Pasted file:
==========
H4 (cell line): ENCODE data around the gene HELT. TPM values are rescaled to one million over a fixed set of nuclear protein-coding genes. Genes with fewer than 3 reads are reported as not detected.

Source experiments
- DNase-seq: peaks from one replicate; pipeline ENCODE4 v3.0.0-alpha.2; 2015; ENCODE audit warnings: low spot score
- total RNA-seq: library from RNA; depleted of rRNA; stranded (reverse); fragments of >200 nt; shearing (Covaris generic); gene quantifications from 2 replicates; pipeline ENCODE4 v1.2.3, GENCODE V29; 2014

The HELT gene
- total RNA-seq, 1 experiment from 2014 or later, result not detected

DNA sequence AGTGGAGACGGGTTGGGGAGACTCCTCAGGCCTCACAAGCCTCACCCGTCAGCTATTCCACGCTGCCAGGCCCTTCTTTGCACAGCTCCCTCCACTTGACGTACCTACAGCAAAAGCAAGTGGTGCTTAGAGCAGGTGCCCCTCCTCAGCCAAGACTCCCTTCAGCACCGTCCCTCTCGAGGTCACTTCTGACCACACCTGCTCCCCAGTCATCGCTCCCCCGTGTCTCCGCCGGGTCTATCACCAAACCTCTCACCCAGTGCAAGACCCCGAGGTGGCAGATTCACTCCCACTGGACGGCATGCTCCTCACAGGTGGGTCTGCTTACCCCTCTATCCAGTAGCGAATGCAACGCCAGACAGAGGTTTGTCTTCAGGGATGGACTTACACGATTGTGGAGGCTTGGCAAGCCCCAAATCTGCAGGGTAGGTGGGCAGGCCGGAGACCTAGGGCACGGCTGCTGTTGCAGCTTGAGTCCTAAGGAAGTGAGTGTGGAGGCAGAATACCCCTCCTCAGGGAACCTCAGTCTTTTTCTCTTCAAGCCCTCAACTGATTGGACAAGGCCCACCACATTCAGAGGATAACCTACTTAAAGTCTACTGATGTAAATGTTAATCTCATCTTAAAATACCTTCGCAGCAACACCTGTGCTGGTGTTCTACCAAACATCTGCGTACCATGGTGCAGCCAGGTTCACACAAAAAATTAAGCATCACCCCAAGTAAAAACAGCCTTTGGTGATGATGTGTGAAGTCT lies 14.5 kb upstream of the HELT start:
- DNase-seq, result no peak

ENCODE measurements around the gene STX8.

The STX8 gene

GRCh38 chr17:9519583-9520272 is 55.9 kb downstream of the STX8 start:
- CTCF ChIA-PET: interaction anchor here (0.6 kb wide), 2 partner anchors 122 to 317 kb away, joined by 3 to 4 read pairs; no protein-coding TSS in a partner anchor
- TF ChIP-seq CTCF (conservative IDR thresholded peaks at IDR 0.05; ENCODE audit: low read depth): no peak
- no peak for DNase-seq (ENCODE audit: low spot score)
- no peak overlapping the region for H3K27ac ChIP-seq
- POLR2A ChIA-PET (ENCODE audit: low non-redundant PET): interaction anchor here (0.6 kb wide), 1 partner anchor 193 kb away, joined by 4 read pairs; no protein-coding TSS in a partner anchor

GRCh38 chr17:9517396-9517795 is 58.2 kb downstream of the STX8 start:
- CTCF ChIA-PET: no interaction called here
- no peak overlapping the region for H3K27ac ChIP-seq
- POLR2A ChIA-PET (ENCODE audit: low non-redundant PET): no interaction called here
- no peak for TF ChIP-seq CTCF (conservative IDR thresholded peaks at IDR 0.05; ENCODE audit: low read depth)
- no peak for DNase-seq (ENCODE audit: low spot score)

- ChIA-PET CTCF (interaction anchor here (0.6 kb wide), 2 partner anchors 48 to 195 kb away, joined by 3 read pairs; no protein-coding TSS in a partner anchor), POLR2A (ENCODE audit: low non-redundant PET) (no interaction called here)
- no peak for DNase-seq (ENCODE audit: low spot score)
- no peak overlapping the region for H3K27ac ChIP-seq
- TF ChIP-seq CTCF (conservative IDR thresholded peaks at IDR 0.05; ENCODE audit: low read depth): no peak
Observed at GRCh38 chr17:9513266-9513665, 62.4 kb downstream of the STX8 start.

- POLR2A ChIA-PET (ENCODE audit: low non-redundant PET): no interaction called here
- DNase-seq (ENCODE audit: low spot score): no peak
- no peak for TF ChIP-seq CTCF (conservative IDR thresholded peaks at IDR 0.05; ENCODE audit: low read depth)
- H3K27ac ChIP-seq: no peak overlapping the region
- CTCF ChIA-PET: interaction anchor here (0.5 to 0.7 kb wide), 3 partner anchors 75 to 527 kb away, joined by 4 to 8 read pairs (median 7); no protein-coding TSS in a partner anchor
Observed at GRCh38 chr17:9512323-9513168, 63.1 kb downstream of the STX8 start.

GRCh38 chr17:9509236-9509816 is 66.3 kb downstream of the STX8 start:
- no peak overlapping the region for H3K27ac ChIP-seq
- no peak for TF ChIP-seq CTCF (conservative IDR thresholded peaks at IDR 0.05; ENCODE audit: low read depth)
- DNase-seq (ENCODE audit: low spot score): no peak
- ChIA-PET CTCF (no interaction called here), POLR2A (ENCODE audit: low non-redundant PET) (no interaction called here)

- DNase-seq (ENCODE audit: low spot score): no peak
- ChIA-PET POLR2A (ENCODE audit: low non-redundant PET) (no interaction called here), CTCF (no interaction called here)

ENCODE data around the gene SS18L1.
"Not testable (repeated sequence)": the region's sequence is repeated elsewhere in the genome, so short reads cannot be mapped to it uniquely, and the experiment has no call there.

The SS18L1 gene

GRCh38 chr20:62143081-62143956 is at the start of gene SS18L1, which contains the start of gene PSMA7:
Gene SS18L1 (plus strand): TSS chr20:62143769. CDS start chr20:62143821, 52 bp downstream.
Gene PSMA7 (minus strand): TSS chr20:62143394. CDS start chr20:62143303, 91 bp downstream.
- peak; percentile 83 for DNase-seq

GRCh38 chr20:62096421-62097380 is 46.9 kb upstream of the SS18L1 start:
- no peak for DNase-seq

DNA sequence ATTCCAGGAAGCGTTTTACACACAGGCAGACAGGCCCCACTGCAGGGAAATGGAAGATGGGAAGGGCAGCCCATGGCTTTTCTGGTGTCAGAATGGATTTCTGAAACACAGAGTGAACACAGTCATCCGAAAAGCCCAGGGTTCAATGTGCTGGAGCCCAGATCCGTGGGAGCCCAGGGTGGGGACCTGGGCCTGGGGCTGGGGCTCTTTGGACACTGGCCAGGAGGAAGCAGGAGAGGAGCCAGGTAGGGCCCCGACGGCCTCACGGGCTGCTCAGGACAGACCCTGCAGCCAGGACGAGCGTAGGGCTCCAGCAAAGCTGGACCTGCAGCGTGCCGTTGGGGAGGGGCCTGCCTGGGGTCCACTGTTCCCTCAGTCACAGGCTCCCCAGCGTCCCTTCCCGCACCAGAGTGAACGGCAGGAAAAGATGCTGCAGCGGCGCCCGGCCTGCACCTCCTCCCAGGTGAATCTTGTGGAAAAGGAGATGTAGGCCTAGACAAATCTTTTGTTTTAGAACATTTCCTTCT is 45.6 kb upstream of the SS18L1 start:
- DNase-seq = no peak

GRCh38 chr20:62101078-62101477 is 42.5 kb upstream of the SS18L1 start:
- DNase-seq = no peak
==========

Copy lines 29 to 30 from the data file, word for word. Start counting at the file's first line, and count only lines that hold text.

- DNase-seq (ENCODE audit: low spot score): no peak
- no peak for TF ChIP-seq CTCF (conservative IDR thresholded peaks at IDR 0.05; ENCODE audit: low read depth)